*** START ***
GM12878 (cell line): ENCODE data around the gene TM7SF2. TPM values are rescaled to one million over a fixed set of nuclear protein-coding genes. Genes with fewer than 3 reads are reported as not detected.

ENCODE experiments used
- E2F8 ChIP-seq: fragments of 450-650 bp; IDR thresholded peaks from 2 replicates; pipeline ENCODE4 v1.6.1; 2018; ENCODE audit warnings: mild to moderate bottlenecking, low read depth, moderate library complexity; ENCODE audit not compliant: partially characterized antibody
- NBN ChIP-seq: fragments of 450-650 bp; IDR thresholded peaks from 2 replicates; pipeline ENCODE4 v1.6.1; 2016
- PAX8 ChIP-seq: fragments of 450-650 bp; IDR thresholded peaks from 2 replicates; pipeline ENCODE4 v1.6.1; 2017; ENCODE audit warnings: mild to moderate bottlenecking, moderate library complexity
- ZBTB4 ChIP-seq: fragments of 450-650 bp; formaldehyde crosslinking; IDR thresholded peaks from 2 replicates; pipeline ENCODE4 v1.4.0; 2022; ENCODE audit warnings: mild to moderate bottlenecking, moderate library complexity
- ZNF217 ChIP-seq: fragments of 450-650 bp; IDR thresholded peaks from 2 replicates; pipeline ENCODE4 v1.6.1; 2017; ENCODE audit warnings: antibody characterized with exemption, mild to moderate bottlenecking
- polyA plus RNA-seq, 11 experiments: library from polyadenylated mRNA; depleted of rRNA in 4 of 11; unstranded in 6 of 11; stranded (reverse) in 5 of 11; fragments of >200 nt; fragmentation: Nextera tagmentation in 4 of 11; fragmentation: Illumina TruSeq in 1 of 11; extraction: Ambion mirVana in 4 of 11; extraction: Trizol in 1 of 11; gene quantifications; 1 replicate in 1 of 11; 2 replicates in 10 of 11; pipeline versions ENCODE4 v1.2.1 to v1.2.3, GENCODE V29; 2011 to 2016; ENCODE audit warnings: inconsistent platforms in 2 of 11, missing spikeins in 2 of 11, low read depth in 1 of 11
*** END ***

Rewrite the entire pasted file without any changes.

GM12878 (cell line): ENCODE data around the gene TM7SF2. TPM values are rescaled to one million over a fixed set of nuclear protein-coding genes. Genes with fewer than 3 reads are reported as not detected.

ENCODE experiments used
- E2F8 ChIP-seq: fragments of 450-650 bp; IDR thresholded peaks from 2 replicates; pipeline ENCODE4 v1.6.1; 2018; ENCODE audit warnings: mild to moderate bottlenecking, low read depth, moderate library complexity; ENCODE audit not compliant: partially characterized antibody
- NBN ChIP-seq: fragments of 450-650 bp; IDR thresholded peaks from 2 replicates; pipeline ENCODE4 v1.6.1; 2016
- PAX8 ChIP-seq: fragments of 450-650 bp; IDR thresholded peaks from 2 replicates; pipeline ENCODE4 v1.6.1; 2017; ENCODE audit warnings: mild to moderate bottlenecking, moderate library complexity
- ZBTB4 ChIP-seq: fragments of 450-650 bp; formaldehyde crosslinking; IDR thresholded peaks from 2 replicates; pipeline ENCODE4 v1.4.0; 2022; ENCODE audit warnings: mild to moderate bottlenecking, moderate library complexity
- ZNF217 ChIP-seq: fragments of 450-650 bp; IDR thresholded peaks from 2 replicates; pipeline ENCODE4 v1.6.1; 2017; ENCODE audit warnings: antibody characterized with exemption, mild to moderate bottlenecking
- polyA plus RNA-seq, 11 experiments: library from polyadenylated mRNA; depleted of rRNA in 4 of 11; unstranded in 6 of 11; stranded (reverse) in 5 of 11; fragments of >200 nt; fragmentation: Nextera tagmentation in 4 of 11; fragmentation: Illumina TruSeq in 1 of 11; extraction: Ambion mirVana in 4 of 11; extraction: Trizol in 1 of 11; gene quantifications; 1 replicate in 1 of 11; 2 replicates in 10 of 11; pipeline versions ENCODE4 v1.2.1 to v1.2.3, GENCODE V29; 2011 to 2016; ENCODE audit warnings: inconsistent platforms in 2 of 11, missing spikeins in 2 of 11, low read depth in 1 of 11